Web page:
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How to declutter your life: the delusion of the ‘spring clean’

How to declutter your life: the delusion of the ‘spring clean’


by Esther O'Moore Donohoe
25th Jan 2024

Sure, sex is fun. But have you ever thrown out the Leaving Cert notes you haven’t referred to once since you did your exams, 630 years ago?

If chemists could synthesise the deluded optimism and high that comes from a thorough declutter into a single pill, I believe the world would know lasting peace. 

It’s around this time of year that many of us decide to “go through” wardrobes, presses and bathroom shelves. At this very moment, women all over Ireland are spontaneously walking out of rooms and saying “Right!”, to no one in particular as they grab a roll of black bags. 

The origins of “doing a good spring clean” are unclear. Some believe that the brighter days, illuminating our wardrobes fully like the solstice at Newgrange, allow us to see what untidy articles we are, prompting mass overhauls of living quarters. After a winter of shoving things into presses and hoping for the best, the true state of our storage is revealed to us. We see that our best friend hadn’t in fact “stolen” our favourite Cos jumper, as we’d accused them of at Easter, Christmas Day and New Year’s Eve. It is shown to us now in all its oversized glory, wedged between a flip flop and the leather bum bag we’ll never wear.

Many women, whilst staring at hangers groaning under the weight of dresses, jeans and jackets, solemnly declare to their bedside table that they, in fact, have “no clothes”. It can be a sobering moment for the declutterer in question. It immediately forces them to perform complicated and illogical mental gymnastics. They silently reason to themselves that in order to “have clothes”, first they must get rid of the dozens of “no clothes” staring at them. It makes zero sense, of course, but good luck saying this out loud to them.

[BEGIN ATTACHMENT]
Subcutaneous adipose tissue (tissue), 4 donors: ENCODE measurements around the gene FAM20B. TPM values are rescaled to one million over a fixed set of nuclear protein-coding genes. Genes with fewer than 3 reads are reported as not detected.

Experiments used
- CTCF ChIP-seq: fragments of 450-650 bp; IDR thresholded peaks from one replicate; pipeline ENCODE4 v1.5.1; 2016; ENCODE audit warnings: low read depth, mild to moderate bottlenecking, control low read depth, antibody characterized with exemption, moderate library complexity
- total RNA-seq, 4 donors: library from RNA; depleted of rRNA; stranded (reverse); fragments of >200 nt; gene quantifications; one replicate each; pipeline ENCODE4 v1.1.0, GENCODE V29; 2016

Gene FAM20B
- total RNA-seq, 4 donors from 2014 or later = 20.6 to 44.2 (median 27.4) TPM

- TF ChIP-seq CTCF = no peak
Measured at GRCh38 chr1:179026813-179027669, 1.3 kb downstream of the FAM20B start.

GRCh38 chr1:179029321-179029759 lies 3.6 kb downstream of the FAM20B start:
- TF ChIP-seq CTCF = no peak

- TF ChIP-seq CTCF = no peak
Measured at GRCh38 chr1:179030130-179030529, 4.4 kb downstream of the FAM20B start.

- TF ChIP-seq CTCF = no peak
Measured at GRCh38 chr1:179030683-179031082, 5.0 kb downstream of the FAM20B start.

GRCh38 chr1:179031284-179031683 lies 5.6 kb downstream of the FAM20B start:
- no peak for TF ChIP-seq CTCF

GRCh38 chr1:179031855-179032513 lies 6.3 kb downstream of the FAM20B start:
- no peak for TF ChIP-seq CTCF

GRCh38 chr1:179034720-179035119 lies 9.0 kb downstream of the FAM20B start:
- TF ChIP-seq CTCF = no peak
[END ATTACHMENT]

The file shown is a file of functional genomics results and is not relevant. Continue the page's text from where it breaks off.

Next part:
And like most of the worthwhile things in life, a clear-out gets worse before it gets better. I usually get seven minutes in before I regret ever starting. “I could just move?” I say to myself. “Yes. I’ll move and start a new life where I don’t hoard the tiny sachets of conditioner I get in magazines. Then my life will be perfect.” But you must persevere. 

Initially, I tell myself that I’m just going to sort out my Ikea Skubb knicker drawer inserts because they’re all in a heap; but before I know it, everything I’ve ever bought is on my bedroom floor. This is the time to get the piles going – “Keep”, “Repair” and “Donate”. You are Cinderella in this scenario and these are your three messy sisters. Make friends with them. Once Repair and Donate are dressed for the ball (in black bags, sitting in the hall) grab Keep and put her back in the wardrobe in a way that would make your fairy godmother proud. In my experience, it is around this point where the decluttering high kicks in. As I stand back from my new and improved wardrobe situation, I feel like Rafiki when he holds Simba aloft in The Lion King, inhabiting two parts of myself all at once. Rafiki represents Old Me and Simba is the shiny and organised New Me. In these moments, I tell myself that I am now the type of woman who will make stock from scratch and add pasta water to my sauce instead of tipping it all down the sink.

Putting our most optimistic spin on it, a good declutter shows us that we are not in our final form and that we can reinvent ourselves at any time. It is both a pain in the neck and a shot in the arm. So give up the threadbare socks that no longer serve you and stand in the truth of your spice drawer. You’re never going to use that jar of fennel pollen, so let it go. Step into your new life with lightness in your heart and a spring (clear-out) in your step. It will probably feel exactly the same as before you did it but at least now, you’ll be wearing pants with elastic in them.

This article originally appeared in the Spring issue of IMAGE Magazine.